Res Publica

, Volume 16, Issue 2, pp 209–225 | Cite as

The End of ‘the end of impunity’? The International Criminal Court and the Challenge from Truth Commissions



With its express intention ‘to put an end to impunity’, the International Criminal Court (ICC) faces a substantial challenge in the shape of conditional amnesties granted in future national truth commissions (TCs)—a challenge that invokes fundamental considerations of criminal justice ethics. In this article, I give an account of the challenge, and I consider a possible solution to it presented by Declan Roche. According to this solution the ICC-prosecutor should respect national amnesties and prosecute and punish only those perpetrators who have refused to cooperate with the TC. I argue, however, that this compromise is untenable. As a general rule, if we justify the ICC on grounds of deterrence we should not accept conditional amnesties granted in national TCs.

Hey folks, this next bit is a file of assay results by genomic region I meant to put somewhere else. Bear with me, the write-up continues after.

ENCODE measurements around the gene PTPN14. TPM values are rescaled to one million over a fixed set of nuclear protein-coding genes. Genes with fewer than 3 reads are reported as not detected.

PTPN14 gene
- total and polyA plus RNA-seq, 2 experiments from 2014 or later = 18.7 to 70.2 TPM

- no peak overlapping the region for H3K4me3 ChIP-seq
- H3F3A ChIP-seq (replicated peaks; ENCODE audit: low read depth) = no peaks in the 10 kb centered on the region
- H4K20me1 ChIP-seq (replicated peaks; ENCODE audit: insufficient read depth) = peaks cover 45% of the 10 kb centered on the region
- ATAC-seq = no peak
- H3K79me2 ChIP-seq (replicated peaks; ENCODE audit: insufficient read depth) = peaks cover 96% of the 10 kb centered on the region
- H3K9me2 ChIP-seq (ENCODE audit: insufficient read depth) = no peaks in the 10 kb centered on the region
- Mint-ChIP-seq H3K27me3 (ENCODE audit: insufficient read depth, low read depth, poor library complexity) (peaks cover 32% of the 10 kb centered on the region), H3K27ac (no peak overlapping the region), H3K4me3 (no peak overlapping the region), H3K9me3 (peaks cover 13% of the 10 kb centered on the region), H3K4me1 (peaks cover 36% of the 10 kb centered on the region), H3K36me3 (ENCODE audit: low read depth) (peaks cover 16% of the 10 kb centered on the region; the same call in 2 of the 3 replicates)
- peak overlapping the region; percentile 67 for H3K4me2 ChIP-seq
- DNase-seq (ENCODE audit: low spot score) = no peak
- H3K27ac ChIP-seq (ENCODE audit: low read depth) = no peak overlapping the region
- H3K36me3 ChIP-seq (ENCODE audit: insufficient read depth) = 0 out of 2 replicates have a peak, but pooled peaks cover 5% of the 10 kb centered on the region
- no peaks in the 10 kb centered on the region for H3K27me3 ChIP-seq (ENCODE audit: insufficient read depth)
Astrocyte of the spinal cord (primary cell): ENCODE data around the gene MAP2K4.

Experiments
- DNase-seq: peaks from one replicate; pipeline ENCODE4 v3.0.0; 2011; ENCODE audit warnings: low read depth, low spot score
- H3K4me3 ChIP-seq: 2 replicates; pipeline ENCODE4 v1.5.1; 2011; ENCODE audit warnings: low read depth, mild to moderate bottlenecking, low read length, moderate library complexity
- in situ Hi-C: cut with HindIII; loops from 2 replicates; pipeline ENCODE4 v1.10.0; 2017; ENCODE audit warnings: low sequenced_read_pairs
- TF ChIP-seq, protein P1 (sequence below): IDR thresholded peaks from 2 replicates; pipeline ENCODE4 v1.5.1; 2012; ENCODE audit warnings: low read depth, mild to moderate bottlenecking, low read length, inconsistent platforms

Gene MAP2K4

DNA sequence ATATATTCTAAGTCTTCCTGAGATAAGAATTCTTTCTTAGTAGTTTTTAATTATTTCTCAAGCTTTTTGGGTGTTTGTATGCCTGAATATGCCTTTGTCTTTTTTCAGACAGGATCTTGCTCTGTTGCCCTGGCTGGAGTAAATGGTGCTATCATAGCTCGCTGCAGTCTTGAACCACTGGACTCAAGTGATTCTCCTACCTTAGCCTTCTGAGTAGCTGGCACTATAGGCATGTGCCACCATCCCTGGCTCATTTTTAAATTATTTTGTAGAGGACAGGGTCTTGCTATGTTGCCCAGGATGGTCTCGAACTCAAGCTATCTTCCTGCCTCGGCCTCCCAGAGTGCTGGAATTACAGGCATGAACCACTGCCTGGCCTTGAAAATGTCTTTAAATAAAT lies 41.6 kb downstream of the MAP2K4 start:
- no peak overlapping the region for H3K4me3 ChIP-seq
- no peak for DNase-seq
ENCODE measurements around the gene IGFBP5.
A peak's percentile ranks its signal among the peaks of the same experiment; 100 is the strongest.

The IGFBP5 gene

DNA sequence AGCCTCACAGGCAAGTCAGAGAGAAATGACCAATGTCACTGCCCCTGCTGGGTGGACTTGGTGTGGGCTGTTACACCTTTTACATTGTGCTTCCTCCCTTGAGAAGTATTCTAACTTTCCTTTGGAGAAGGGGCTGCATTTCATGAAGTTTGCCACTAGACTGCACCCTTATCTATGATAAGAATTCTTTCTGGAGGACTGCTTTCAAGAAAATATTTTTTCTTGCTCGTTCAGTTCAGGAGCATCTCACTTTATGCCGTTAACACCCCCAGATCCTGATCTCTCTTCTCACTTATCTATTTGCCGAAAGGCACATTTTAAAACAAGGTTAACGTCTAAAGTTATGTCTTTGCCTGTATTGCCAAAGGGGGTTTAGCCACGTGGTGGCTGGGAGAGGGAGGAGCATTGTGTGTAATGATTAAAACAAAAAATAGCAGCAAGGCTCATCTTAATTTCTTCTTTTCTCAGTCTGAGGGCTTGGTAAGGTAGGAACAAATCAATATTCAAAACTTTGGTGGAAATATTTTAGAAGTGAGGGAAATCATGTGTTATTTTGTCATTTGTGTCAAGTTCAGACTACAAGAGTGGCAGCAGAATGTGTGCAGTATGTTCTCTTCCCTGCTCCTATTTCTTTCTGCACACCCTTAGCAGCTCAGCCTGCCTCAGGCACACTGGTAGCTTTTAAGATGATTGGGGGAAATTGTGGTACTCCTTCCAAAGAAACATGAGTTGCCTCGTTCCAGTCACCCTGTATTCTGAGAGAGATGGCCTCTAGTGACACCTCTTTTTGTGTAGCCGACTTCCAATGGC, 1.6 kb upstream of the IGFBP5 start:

International Criminal Court Deterrence Truth commissions Amnesties Restorative justice Declan Roche 


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Copyright information

© Springer Science+Business Media B.V. 2010

Authors and Affiliations

  1. 1.Centre for Studies in Legal Culture, Faculty of LawUniversity of CopenhagenCopenhagenDenmark

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